The type of pickups your guitar has will determine how you connect the battery. Active and piezo-electric pickups need batteries, while passive ones require no additional voltage supply. There will usually be no requirement for batteries in most cases for average and low-end guitars.
In this article, I’ll go over the different types of pickups that are found in electric guitars, and their battery requirements.
Non-active pickups are what you will commonly find on the majority of instruments.
Passive pickups are essentially magnets wrapped in a wire which are glued or affixed to the guitar’s body under the strings so as to pick up sound vibrations from the body and send it to the pickup selector.
By string vibrations, I mean the musician’s finger on a string at any fret position will cause the electric current in that wire to change which in turn changes its electromagnetic field.
These changes will make corresponding changes in volume; therefore, creating sound for each note played.
Contrary to popular belief though, if there is no change in the strength of its signal, then this may result in very low volume and tone due to the low impedance of an unplugged guitar.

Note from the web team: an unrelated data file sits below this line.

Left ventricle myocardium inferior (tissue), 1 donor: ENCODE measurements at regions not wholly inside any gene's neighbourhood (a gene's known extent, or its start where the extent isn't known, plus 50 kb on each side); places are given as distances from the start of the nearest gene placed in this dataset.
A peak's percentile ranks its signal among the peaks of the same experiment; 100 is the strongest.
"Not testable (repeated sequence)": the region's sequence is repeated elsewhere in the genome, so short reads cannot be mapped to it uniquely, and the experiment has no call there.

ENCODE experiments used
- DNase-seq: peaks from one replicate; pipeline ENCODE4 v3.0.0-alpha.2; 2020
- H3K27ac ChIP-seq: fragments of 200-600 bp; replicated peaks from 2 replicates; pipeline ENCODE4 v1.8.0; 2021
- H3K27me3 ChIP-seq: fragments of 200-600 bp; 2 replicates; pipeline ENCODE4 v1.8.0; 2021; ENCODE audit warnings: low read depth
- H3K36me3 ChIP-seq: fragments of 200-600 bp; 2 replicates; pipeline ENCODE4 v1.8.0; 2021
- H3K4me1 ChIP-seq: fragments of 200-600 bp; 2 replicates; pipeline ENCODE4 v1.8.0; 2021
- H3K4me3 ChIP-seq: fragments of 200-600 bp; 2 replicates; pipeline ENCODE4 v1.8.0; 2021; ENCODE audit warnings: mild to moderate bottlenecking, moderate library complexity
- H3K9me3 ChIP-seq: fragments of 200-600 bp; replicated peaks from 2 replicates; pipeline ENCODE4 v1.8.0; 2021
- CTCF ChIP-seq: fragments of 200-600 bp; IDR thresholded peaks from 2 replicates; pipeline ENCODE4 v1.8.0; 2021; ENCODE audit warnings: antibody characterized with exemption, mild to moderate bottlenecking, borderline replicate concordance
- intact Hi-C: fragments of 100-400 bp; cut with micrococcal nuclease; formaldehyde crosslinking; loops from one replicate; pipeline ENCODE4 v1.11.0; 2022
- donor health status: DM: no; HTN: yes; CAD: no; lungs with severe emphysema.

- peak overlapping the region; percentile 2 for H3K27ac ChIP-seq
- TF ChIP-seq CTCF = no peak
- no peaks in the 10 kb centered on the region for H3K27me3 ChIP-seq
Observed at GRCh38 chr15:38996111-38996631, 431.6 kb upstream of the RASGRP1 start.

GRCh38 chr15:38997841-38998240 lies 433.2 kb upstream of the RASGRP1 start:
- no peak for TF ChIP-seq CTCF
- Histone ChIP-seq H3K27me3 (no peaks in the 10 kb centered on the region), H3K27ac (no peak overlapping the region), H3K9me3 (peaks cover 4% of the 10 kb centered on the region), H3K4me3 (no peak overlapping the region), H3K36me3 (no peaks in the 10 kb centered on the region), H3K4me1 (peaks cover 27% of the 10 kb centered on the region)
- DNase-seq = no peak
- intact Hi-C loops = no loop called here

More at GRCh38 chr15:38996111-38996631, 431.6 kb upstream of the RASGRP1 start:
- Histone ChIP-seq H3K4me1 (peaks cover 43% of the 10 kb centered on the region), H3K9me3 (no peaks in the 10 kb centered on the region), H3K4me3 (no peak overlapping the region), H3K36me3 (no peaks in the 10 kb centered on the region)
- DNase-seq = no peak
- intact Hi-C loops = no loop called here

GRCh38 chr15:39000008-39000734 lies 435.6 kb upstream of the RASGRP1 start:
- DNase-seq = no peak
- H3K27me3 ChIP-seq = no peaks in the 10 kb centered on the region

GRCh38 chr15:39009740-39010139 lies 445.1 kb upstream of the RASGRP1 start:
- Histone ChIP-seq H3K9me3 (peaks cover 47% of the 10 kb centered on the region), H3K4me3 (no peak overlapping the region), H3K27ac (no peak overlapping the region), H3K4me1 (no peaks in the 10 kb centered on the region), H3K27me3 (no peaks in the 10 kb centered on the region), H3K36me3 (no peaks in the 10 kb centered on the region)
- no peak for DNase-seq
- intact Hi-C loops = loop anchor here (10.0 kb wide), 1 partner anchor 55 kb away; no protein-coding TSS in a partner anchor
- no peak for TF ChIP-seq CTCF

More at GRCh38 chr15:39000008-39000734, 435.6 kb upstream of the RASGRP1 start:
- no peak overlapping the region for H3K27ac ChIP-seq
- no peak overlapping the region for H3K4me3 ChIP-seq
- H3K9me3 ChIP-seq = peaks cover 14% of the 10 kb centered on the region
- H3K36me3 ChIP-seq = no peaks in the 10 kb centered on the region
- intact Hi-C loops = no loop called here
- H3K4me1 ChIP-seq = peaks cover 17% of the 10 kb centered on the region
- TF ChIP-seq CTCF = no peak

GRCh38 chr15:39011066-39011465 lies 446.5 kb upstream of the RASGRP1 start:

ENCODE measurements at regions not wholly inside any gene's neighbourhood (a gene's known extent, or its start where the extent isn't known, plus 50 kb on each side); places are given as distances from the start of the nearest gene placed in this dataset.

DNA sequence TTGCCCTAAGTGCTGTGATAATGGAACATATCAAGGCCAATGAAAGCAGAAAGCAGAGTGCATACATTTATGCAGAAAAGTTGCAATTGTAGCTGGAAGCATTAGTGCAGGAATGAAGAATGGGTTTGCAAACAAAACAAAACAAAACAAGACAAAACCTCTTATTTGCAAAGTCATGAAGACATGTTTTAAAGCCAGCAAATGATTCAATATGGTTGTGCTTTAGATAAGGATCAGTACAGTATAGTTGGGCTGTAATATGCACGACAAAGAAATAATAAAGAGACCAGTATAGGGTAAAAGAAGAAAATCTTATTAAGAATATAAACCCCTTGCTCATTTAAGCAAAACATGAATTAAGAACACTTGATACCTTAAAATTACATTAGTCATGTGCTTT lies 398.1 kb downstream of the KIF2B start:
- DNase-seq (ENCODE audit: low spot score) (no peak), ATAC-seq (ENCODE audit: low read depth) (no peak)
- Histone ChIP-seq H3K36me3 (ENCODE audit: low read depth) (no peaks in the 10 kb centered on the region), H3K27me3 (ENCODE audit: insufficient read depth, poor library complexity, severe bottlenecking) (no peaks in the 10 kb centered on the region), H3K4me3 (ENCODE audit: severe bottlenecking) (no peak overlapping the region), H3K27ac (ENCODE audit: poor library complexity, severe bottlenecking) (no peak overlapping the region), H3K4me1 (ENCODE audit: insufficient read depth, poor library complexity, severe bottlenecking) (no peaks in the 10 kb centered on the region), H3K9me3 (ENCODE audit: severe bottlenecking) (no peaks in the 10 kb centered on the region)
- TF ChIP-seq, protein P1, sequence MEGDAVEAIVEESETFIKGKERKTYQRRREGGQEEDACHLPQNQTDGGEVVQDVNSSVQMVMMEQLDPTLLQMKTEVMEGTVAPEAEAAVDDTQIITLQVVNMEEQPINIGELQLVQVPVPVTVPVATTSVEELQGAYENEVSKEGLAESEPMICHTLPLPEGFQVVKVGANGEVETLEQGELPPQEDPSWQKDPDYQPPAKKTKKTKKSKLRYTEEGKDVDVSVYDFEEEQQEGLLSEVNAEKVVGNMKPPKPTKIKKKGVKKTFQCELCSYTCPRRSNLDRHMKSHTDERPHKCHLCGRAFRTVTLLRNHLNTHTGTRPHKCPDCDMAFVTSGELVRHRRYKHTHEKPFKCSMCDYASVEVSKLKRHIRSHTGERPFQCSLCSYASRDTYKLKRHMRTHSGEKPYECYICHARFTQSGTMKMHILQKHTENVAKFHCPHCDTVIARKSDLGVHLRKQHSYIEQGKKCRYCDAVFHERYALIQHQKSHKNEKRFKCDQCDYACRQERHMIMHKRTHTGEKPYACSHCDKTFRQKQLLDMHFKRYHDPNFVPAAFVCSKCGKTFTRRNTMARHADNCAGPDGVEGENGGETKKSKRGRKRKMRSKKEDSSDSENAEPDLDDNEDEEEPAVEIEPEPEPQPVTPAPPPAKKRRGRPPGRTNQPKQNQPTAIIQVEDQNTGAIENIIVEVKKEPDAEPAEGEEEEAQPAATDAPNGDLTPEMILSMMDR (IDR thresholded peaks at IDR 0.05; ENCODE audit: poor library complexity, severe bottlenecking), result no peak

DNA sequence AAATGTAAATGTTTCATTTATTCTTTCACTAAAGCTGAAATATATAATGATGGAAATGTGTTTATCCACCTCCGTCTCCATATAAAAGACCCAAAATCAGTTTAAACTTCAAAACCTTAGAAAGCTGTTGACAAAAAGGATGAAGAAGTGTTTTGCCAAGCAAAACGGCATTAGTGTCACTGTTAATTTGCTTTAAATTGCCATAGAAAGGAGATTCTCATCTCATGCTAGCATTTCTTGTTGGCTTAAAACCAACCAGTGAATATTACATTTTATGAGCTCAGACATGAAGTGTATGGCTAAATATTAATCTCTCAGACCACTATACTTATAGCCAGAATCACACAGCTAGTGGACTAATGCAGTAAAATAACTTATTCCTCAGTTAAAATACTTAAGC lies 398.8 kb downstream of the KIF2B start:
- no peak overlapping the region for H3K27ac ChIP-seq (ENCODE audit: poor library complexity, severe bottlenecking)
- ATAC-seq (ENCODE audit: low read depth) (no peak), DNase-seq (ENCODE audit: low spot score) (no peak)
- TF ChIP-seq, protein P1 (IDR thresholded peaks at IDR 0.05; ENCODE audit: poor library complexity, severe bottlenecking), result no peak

These pickups don’t need batteries because they already get their electricity from the initial signal generated by using your guitar cable.
Some might also say these types do not require batteries since they are passive devices with little or no electronic components in them.
On the other hand, they do indeed have electronics in them just they are “passive” ones.
Passive pickups may require a battery when you use an active preamp with it since it will increase output signal strength and therefore change the tone.
Active pickups differ from passive types by having their own preamp which permits them to have “active” electronics.
It supplies the pickup with an extra boost of signal strength via a battery.
The purpose is for more control over tone since it has its own volume, treble, and bass controls, plus it also enables you to get rid of any annoying noise or hum that may be present because of long cable runs or lots of effects pedal usage.
Keep in mind though, even if your guitar does not come equipped with active pickups, you can still use one provided your amplifier has an effects loop.
After installing the battery, plug your guitar into the amp’s effects loop return using a Y-cable.
Insert the preamp into the loop return jack and then insert your effects pedal into the preamp’s input.
Since this type does require at least one battery, it may prove useful to have a guitar with them especially if you are planning to use lots of pedals in your music.